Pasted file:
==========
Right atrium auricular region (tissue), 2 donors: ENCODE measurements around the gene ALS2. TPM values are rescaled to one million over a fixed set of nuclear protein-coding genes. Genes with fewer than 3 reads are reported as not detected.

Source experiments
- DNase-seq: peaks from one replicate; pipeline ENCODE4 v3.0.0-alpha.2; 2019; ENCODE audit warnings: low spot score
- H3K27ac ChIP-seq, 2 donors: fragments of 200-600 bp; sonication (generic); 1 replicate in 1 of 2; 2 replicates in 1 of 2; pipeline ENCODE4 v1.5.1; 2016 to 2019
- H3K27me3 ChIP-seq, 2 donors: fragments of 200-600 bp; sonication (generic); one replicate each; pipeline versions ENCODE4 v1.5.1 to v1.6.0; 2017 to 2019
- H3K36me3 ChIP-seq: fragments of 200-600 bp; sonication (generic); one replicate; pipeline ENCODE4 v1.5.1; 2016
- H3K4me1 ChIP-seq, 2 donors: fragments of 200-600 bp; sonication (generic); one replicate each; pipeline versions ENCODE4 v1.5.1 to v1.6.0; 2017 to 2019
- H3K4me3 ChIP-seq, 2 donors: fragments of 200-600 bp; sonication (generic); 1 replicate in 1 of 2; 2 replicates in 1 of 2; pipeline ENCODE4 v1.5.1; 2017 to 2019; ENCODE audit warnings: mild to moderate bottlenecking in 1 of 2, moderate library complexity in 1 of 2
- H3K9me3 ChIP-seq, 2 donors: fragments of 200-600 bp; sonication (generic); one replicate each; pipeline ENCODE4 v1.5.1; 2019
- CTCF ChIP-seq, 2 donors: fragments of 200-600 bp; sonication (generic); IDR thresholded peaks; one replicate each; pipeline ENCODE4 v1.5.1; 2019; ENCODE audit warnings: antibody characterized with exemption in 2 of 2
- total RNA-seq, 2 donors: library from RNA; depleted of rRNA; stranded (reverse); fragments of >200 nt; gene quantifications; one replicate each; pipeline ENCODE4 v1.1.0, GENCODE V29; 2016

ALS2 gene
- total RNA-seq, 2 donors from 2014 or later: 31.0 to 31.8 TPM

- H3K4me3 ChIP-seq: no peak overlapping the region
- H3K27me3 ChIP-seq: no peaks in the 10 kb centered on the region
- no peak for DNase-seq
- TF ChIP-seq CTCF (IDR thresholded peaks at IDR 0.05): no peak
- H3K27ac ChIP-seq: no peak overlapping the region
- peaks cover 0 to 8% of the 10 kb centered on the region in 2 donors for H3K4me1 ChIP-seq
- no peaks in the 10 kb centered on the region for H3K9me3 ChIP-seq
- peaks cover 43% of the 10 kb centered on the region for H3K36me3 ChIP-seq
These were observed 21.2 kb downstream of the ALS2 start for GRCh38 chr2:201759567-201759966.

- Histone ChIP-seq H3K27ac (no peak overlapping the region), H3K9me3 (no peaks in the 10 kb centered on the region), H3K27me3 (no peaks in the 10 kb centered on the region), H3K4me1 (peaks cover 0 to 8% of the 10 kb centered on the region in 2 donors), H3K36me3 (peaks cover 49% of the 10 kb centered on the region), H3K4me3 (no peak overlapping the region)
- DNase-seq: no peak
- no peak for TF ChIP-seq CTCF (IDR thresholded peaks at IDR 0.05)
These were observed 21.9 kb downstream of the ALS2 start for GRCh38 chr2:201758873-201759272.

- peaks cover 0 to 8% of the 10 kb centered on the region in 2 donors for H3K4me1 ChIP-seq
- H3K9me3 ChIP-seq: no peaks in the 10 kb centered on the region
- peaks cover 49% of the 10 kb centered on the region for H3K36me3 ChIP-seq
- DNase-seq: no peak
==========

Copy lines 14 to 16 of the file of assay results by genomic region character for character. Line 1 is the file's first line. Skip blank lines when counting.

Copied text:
- H3K4me3 ChIP-seq: no peak overlapping the region
- H3K27me3 ChIP-seq: no peaks in the 10 kb centered on the region
- no peak for DNase-seq